Snow grains are a form of precipitation. Snow grains are characterized as very small (<1 mm), white, opaque grains of ice that are fairly flat or elongated. Unlike snow pellets, snow grains do not bounce or break up on impact. Usually, very small amounts fall, mostly from stratus clouds or fog, and never fall in the form of a shower.
The METAR code for snow grains is SG.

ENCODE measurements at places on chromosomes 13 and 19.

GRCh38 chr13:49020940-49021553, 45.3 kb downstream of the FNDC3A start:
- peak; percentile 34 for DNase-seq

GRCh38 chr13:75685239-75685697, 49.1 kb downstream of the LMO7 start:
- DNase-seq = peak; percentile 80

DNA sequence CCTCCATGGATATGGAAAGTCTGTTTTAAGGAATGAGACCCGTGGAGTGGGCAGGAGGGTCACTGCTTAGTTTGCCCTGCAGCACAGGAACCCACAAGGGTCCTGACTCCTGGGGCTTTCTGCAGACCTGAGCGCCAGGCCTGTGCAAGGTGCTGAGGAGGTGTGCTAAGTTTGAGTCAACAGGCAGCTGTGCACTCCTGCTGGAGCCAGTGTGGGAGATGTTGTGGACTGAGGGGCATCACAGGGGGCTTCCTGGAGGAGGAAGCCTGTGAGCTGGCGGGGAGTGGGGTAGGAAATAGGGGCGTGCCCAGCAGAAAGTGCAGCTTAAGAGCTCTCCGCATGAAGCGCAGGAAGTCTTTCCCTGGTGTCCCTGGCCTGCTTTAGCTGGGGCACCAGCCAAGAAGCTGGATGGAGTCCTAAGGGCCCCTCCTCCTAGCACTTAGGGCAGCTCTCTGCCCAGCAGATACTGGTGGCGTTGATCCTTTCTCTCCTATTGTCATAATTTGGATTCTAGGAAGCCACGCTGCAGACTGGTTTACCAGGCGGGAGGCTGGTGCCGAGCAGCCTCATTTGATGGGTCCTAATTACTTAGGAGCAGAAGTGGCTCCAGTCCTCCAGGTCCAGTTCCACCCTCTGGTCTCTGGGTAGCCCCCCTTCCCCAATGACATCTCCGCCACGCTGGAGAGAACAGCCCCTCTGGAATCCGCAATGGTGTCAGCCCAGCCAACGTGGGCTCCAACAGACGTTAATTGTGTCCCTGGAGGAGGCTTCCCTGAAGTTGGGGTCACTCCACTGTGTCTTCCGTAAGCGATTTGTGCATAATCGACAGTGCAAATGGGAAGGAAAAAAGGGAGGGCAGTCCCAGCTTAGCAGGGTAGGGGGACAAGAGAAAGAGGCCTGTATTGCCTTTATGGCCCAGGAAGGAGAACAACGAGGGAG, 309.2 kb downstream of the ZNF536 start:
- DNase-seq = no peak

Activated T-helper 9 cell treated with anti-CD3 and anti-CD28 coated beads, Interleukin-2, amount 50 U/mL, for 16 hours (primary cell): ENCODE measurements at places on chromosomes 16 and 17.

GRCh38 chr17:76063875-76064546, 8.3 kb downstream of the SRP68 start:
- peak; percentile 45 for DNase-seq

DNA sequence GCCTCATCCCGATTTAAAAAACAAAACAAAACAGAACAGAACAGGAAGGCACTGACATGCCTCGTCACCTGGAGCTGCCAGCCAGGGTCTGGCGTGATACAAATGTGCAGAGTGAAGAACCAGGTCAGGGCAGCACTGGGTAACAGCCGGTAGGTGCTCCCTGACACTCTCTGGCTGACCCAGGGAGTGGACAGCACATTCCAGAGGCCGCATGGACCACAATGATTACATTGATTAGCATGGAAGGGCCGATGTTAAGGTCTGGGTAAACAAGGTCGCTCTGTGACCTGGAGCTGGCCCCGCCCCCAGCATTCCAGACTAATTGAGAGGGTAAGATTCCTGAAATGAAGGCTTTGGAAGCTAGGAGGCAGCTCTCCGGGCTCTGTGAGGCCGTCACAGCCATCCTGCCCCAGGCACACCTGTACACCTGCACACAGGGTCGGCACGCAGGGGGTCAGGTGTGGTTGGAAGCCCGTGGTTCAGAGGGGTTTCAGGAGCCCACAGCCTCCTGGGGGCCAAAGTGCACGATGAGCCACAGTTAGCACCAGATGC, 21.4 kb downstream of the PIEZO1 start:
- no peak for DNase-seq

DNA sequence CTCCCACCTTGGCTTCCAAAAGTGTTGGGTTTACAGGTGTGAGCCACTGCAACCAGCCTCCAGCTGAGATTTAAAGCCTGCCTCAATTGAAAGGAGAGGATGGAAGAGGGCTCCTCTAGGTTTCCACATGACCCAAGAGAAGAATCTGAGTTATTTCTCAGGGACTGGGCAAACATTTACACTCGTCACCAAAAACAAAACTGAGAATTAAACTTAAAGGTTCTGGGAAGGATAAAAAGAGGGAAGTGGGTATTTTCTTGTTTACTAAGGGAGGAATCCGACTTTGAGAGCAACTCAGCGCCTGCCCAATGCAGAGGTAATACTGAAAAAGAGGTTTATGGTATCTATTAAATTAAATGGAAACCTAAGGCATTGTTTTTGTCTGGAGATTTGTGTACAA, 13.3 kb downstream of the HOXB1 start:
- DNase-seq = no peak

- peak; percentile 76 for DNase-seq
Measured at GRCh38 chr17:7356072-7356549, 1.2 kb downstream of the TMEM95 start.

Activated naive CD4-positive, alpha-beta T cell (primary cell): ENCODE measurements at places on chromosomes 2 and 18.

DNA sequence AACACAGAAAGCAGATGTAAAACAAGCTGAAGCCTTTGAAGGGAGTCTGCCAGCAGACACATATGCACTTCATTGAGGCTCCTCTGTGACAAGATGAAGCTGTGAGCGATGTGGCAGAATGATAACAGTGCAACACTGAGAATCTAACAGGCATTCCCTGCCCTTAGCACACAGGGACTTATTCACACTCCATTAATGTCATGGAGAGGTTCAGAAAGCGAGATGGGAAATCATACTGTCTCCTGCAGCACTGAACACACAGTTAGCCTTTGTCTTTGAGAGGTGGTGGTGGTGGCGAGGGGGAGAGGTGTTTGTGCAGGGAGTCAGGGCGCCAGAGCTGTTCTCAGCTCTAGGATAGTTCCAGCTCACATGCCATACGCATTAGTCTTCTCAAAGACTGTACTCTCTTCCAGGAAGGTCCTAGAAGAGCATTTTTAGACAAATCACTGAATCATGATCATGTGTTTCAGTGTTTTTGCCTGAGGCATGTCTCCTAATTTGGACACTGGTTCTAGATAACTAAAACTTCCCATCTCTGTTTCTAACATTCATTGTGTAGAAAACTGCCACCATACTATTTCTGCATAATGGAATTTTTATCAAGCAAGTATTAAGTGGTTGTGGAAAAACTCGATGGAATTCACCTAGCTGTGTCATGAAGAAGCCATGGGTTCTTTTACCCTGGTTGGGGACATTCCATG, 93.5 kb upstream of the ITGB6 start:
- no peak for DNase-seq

In meteorology, precipitation (also known as one of the classes of hydrometeors, which are atmospheric water phenomena) is any product of the condensation of atmospheric water vapour that falls under gravity. The main forms of precipitation include drizzle, rain, sleet, snow, graupel and hail. Precipitation occurs when a local portion of the atmosphere becomes saturated with water vapour, so that the water condenses and "precipitates". Thus, fog and mist are not precipitation but suspensions, because the water vapour does not condense sufficiently to precipitate. Two processes, possibly acting together, can lead to air becoming saturated: cooling the air or adding water vapour to the air. Generally, precipitation will fall to the surface; an exception is Virga which evaporates before reaching the surface. Precipitation forms as smaller droplets coalesce via collision with other rain drops or ice crystals within a cloud. Rain drops range in size from oblate, pancake-like shapes for larger drops, to small spheres for smaller drops. Unlike raindrops, snowflakes grow in a variety of different shapes and patterns, determined by the temperature and humidity characteristics of the air the snowflake moves through on its way to the ground. While snow and ice pellets require temperatures close to the ground to be near or below freezing, hail can occur during much warmer temperature regimes due to the process of its formation.